Use the same technique on the 767 part again, except on the second 7 on the 2nd string, go back into position, so you're hiting the 3rd string sixth fret with your index and the seventh fret with your middle finger so you can do the riff again as needed. So that's the riff. To be honest, I still have a hard time playing it fluently. I generally have to have warmed up enough before I can nail it. It's a great riff though. Have fun with that one. The next riff I wanna look at is The Groove riff. It's very vocal in the use of octaves and chromatic runs. What I'll do, because this requires lots of position changes is I'll place the number of the finger you need to play. (1 for index, 2 for middle. 3 for ring and 4 for pinky.
   1    4   1 1 3   3 2 1
|---------------------------|
|---------------------------|
|-------------2-------------|
|-------4--------4----------|
|-------------------4-3-2---|
|--2--------2---------------|
 
                                              |--3--|        
       4     1  3  2  3          1       1  2 1  2  1 2   1 
-------------------------|----------------------------------|
-------------------------|----------------------------------|
----------------6--------|----------------------------------|
-------7-----------------|--------------------7h-9p-7-------|
--0--------0-4-----5--6--|-------7-------7h-9---------9--7h-|
-------------------------|--0---------0---------------------|
 
  2    2     2  1  2  1 2    
---------------------------|
---------------------------|
---------------------------|
-------------9--7----------|
--9----9--L--------9-7-9\--|
---------------------------|
So what Bellamy is doing here is more or less outlining an octave and then jumping up and down the chromatic notes around it. It's a pretty cool riff. The final riff that I want to take a look at is Stockholm Syndrome. Possibly one of their hardest riffs to keep in time because of how fast it is. I still can barely hold it together, but by itself, it's fairly easy to play. While I did write for you to pull off, you should pull off along with plucking the string because it's much easier to do and more effeciant and fluent. I'll write down how I'd recommend you finger it. It doesn't follow the position, but it helps because your using the strongest fingers.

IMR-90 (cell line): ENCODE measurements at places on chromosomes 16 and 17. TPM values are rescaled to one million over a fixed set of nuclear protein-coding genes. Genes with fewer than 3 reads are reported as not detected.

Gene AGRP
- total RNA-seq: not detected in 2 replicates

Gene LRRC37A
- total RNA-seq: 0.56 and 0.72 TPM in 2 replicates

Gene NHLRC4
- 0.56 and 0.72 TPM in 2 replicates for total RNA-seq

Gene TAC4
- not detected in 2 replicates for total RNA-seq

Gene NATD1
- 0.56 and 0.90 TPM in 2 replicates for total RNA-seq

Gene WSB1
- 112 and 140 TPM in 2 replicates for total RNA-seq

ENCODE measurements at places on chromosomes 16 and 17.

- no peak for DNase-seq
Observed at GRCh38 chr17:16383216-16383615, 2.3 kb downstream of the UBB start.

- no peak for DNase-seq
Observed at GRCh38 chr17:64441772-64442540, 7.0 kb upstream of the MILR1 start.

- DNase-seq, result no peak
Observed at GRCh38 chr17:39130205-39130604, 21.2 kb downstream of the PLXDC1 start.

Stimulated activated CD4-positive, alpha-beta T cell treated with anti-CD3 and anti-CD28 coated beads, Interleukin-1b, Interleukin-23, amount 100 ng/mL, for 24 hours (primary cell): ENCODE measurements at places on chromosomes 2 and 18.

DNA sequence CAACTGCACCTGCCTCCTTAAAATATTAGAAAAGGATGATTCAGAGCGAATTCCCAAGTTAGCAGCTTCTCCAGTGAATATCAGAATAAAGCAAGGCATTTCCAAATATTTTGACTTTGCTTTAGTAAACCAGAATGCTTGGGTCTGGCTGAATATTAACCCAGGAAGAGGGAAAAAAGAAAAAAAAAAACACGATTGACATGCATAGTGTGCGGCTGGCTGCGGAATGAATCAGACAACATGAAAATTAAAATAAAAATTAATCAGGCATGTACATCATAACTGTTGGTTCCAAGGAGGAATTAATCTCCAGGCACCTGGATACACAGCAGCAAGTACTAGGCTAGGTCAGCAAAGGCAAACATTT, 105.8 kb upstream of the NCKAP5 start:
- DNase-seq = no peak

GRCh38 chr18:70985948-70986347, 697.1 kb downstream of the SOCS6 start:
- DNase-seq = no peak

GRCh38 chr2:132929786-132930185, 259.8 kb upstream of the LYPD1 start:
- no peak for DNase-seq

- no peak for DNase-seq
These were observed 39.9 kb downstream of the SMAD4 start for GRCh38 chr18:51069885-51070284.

2     3       2      1
E||-----------------------------------------------------------|
B||-----------------------------------------------------------|
G||-----------------------------------------------------------|
D||-----------------------------------------------------------|
A||-----------------------------------------------------------|
D||--12p-0h-13p-0h-12p-0h-10h-12p-0h-0h-13p-0h-12p-0h-10h-12h-|
 
                                            1   2   1 
----------------------------------------------------------|
----------------------------------------------------------|
----------------------------------------------------------|
----------------------------------------------------------|
----------------------------------------------------------|
--0h-0h-13p-0h-12p-0h-10h-12p-0h-0h-13p-0h-16h-17p-16p-0h-|

How Matt Bellamy Acheives His Sound

------------------------------------ Matt Bellamy is not only a brilliant musican, but he's also a sonic archetict, on level with the Edge from U2. The core of his sound is not with his amp, like most guitarists are. It's with his guitar. He utilizes a custom line of guitars built by Manson Co. Each guitar is tailored to a specific need. However, the generally either contain a Fuzz Factory or a Kaoss Pad. The Fuzz Factory is what drives most of the overdrive on Origin of Symmtry. The Fuzz Factory is a little fuzz pedal built by Zvex Pedals that allows the user to control the gain, feedback, oscilation, gate, and compression (more or less) with the turn of a knob. It's a pretty complicated pedal, and Bellamy has it built into his guitar with the Stab and Compression knobs being visible. The settings for Plug in Baby are: Plug in Baby: Radio Fuzz setting (7:00 10:00 12:00 12:00) (from the left to right, not including volume) Bliss, New Born, that sort are: (Gate as needed, 7:00 11:30 5:00) Citizen Erased Tone: Gate: 10:45 Comp: 2:00 Drive: 5:00 Stab: 1:30 (lower volume pots for a cleaner sound on heavier parts of song) As for the Kaoss Pad, that's what's responsible for the Map of the Problematique effect, and loads more. They're made by running the pad into a computer to output the sound. ------------------------------------- Anyways. Thanks for reading this. Please comment and rate. If you have any questions, please feel free to message me. Thanks!
More Weeping_Demon7 lessons:
+ Brian Aubert Of Silversun Pickups Guitar Gurus 06/29/2010